Sequencing the genome of antibiotic-resistant bacteria

A REPORT this week from Madrid recounts the novel use of the latest genomic sequencing system to unravel some of the secrets of new strains of the bacterium of Klebsiella pneunomiae.

Researchers at the University Hospital La Paz Research Institute in Madrid, known as IdiPAZ, used a Roche 454 GS FLX+ genomic sequencing system to study three strains of the microbe, isolated from a serious outbreak recently at a hospital in the city. These are understood to be some of the first sequencings of this particular species, and the scientists hope their work will provide new insight into the development of antibiotic resistance.

Klebsiella pneumoniae is common in the mouth and gut of healthy humans, and rarely causes disease. However this microorganism has a substantial capacity for opportunistic mutation, including the ability to acquire resistance to antibiotics.

Three strains of pathogenic K pneumoniae with varying levels of antibiotic resistance were isolated in the microbiology department at IdiPAZ, and sequenced at the laboratories of LifeSequencing in Valencia. There the long-read GS FLX+ system, developed by 454 Life Sciences, proved its usefulness.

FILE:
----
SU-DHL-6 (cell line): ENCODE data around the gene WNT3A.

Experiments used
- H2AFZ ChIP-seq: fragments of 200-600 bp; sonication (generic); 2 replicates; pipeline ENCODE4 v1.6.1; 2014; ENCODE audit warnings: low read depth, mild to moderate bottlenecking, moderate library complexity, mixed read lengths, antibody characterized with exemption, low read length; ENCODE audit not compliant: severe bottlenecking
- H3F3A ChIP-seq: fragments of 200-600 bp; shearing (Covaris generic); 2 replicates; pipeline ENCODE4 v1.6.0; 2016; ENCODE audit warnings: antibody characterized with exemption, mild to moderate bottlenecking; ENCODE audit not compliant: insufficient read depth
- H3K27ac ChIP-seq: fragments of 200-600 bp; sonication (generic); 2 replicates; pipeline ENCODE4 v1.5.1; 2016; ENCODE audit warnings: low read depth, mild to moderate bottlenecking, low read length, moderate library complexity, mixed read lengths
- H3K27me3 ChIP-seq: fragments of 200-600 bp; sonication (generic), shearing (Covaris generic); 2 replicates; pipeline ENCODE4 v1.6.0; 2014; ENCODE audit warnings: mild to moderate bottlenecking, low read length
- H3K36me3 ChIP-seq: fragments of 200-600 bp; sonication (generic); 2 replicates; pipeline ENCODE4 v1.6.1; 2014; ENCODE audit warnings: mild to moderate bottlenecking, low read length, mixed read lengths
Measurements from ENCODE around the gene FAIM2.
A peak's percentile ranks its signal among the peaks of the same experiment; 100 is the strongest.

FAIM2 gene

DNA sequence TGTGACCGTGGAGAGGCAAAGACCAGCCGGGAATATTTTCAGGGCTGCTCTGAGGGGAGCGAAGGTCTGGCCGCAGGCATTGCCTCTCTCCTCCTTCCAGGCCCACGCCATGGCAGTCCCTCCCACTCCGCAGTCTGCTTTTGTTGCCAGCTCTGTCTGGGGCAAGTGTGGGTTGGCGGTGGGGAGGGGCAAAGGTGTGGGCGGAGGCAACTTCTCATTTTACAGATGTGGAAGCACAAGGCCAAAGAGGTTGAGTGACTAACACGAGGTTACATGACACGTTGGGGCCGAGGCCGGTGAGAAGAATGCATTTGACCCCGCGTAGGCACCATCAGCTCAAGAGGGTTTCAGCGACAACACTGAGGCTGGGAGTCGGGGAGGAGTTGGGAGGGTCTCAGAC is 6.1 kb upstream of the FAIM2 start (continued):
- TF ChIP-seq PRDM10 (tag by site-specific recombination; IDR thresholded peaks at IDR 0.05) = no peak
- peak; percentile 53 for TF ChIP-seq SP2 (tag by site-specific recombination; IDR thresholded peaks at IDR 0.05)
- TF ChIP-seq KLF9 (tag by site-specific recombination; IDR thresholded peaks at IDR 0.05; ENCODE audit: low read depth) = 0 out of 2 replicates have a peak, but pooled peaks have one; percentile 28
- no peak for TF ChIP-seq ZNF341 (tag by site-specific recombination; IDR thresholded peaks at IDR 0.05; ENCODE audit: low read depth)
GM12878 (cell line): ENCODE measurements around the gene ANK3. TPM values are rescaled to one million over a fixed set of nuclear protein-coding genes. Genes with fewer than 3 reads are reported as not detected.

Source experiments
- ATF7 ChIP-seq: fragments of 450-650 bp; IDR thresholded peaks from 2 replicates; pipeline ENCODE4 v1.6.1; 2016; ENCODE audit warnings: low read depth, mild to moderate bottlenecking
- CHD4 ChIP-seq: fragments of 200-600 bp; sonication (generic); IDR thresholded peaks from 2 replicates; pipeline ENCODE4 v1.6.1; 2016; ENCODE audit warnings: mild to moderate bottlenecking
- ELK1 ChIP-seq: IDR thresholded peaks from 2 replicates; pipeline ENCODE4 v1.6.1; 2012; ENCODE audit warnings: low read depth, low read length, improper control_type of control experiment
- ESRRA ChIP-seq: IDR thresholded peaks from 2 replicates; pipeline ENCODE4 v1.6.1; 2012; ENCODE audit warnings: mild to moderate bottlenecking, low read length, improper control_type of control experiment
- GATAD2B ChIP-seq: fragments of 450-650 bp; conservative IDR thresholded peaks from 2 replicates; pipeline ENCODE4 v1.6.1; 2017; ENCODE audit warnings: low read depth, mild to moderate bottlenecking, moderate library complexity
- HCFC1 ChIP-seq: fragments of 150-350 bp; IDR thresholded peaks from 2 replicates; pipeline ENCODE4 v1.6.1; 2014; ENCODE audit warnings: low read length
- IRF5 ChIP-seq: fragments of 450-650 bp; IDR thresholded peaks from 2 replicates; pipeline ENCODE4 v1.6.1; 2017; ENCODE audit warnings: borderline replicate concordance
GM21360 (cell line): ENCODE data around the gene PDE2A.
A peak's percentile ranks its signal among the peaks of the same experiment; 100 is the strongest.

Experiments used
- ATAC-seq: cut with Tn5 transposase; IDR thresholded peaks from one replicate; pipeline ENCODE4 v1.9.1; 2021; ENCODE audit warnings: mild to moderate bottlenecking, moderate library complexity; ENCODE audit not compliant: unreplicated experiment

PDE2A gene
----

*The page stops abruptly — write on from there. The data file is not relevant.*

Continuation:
Sequencing data obtained by the GS FLX+ was assembled using GS De Novo Assembler software, and functional annotation used to identify the relevant genes codified in the three genomes. The rich functional annotation was provided by BG7, a system developed by Era 7 Bioinformatics.

The three strains showed increasing resistance to a wide range of the most commonly used antibiotics at the hospital. By considering the variations in their genomes, both between the strains and compared to the genomes of other bacteria, the researchers hope to discover how the resistance mechanism is developed and, ultimately, find ways to overcome it.

Leave a Reply

Your email address will not be published. Required fields are marked *